2019 Boat Project #1 Salon Settee Upholstery

Practicing French seams while we wait for our new engine to ship…

When we bought our sailboat, we knew the upholstery was a little faded, but we liked the fabric and the salon settee was quite comfortable. We had an elderly kitty, were on a budget, and weren’t too fussy. Flash forward three and half years: Once we discovered there was an upholstery shop near the marina in Fajardo, we scheduled a month at the dock after splashing to recover our now faded, ripped, and squished salon settee (living room couch).

We bought our portable, heavy-duty Sailrite Ultrafeed LSZ-1 PLUS sewing machine ($900 at the time), capable of sewing canvas and sails, back in July of 2015 while spending our first hurricane season at Brunswick Landing Marina. It paid for itself with the bimini replacement project (the first link below). Since then, we’ve done a few other little projects, just because we could. This project, however, is another one of those that would justify purchasing a upholstery-quality sewing machine. Other cruisers have told us this project would cost at least $3000 to be professionally done.

The Captain’s past projects:

After splashing, it took us as little while to get motivated. Perhaps we were still recovering from our job at Amazon. Or maybe, not being under a our normal two-weeks-at-the-marina-deadline had us complacent. Could have been the weather forecast. Or maybe, The Captain just likes watching YouTube videos…

A “before” picture.

We constantly refer to Sailrite’s excellent website (we still recommend it, even if you use a different machine). They cater to the amateur upholsterer. In fact, if we hadn’t had a local upholstery shop, we would have ordered all the supplies from them. We used their yardage calculator, and it was spot on (be sure to add a couple extra yards & I think our upholstery lady was generous with her measurements): https://www.fabric-calculator.com/cushions.aspx

{to the tune of Hank Williams Jr’s, “Are you ready for some FOOTBALL?!”}.

“Arrreee you ready for some SEWING?!”

That’s $500 worth of upholstery supplies from Almacenes 100. Thank you to the amazing Ladies who helped us select, measure, cut and then load everything into the rental car (And the Avis ladies who upgraded us to a Kia Soul us after we hinted at the upcoming project!).

He’s already cutting. I can’t watch!

We’ve commandeered the Captain’s lounge for our little project…
Foam, cut to size at the upholstery shop
Batting. Off to the right, you get a peek to the rips in the upholstery from wear and tear.
Top with a French seam
A little trick The Captain picked up is STAPLING the pieces together before sewing. Yes, this sounds crazy if you are used to working with more delicate, two-sided projects but it works great on upholstery.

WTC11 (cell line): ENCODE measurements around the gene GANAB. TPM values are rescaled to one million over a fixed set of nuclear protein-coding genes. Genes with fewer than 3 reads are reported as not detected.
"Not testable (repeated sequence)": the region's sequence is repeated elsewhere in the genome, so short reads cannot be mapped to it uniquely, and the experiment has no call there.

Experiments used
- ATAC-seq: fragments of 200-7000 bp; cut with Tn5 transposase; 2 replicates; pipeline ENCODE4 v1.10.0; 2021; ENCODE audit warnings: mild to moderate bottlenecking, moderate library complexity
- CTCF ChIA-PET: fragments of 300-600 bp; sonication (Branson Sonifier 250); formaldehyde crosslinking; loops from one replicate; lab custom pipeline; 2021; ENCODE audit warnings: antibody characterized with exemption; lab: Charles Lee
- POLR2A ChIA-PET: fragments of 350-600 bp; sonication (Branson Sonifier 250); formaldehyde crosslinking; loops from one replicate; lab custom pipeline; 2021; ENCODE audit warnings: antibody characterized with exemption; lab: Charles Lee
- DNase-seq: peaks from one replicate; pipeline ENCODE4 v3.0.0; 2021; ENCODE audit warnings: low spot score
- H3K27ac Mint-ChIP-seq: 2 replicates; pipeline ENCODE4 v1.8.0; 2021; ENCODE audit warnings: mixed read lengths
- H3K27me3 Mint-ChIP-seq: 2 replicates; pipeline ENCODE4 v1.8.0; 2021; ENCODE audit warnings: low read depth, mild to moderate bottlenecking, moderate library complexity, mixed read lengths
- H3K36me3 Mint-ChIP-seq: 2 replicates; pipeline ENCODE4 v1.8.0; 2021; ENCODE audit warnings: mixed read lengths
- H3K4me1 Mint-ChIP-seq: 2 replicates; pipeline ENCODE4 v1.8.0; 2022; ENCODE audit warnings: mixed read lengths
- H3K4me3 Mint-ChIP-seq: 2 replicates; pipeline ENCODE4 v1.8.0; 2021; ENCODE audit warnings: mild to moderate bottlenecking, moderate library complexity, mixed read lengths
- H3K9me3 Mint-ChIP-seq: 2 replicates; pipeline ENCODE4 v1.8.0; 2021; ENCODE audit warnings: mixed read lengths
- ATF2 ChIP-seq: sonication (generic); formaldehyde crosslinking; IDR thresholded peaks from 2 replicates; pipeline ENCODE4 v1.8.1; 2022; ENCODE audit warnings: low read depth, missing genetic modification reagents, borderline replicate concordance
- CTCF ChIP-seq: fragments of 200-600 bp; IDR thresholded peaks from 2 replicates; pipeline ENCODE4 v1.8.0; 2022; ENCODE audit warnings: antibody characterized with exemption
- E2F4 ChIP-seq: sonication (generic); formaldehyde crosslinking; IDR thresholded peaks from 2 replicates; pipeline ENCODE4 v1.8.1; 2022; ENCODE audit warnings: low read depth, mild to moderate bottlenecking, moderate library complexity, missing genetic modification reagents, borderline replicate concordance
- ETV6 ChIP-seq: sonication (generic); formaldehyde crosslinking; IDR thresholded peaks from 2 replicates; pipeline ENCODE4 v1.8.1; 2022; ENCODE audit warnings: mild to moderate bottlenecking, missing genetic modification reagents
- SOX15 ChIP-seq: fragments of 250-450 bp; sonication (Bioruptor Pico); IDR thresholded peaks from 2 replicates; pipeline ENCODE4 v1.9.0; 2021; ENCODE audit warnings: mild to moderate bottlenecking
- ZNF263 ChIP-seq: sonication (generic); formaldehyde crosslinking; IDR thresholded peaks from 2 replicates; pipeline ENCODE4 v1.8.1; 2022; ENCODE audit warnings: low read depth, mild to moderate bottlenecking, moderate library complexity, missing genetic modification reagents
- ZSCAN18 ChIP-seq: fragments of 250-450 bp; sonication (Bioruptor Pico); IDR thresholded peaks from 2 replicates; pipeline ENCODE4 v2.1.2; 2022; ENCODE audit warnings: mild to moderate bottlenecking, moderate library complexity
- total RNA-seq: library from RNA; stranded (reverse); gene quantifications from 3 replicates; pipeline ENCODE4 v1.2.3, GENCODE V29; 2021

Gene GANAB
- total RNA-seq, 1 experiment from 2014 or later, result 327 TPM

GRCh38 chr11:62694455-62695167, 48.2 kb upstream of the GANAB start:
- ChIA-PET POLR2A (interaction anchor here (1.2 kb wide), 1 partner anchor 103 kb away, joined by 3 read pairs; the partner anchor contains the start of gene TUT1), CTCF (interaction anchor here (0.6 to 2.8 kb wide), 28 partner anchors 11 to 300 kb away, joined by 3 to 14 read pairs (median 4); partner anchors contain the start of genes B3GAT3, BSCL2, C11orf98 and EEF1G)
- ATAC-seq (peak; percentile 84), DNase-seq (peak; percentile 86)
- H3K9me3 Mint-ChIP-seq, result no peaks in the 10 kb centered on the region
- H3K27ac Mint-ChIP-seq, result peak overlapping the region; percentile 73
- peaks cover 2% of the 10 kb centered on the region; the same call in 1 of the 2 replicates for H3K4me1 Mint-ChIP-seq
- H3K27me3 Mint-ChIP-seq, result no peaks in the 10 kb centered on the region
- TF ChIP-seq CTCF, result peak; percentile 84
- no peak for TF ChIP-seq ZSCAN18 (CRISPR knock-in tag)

Sides (this cushion was later redone to make the corner match but apparently, I missed that photo!)

Two days in, two cushions down, eight to go! Actually, he’s done three but he decided to change the corners and location of the decorative French seam, so I seam ripped the first cushion down to be reused as a back piece.

My contribution to the project—keeping the bedlam at the nav station under control so we could still live on the boat.
He put in some long days.

The Captain elected a non-standard zipper design. With our old fabric, it was necessary to remove the cushions regularly to wash them. We’re hoping the faux leather won’t have to be removed often, therefore opted with a non-standard zipper design. We’ll let you know if it holds up.

Everything “tightens up” once the zippers are on. If not, add more batting.

What did we do before YouTube?

Thank you, The Zipper Lady: https://youtu.be/-xjQTgRBgQc

Pictures don’t do the new seat cushions justice. They look AMAZING and are SO comfortable!

Forgive the mess #boatprojects

The seat cushions needed new foam but the back rests didn’t. We reused the foam and replaced the batting. The corners were a PITA and needed tightening a few times since we elected to skip the buttons.

We finished the project without having to go back to the upholstery shop, although we did buy a zipper from the upholstery shop at the marina. It was finished in less than two weeks–I think the final count was eight days (with a rest day).

This project isn’t for everyone. My Captain is brave and fearless (I would still be measuring and remeasuring…). A professional upholsterer (my sister!), can do it with less frustration, less waste and obviously, faster. It would also be considerably more difficult to do away from the boat. He was constantly checking and rechecking as he went.

A huge “GRACIAS” to Sailrite and the ladies at Almacenes 100 for helping us with our salon settee reupholstery project!

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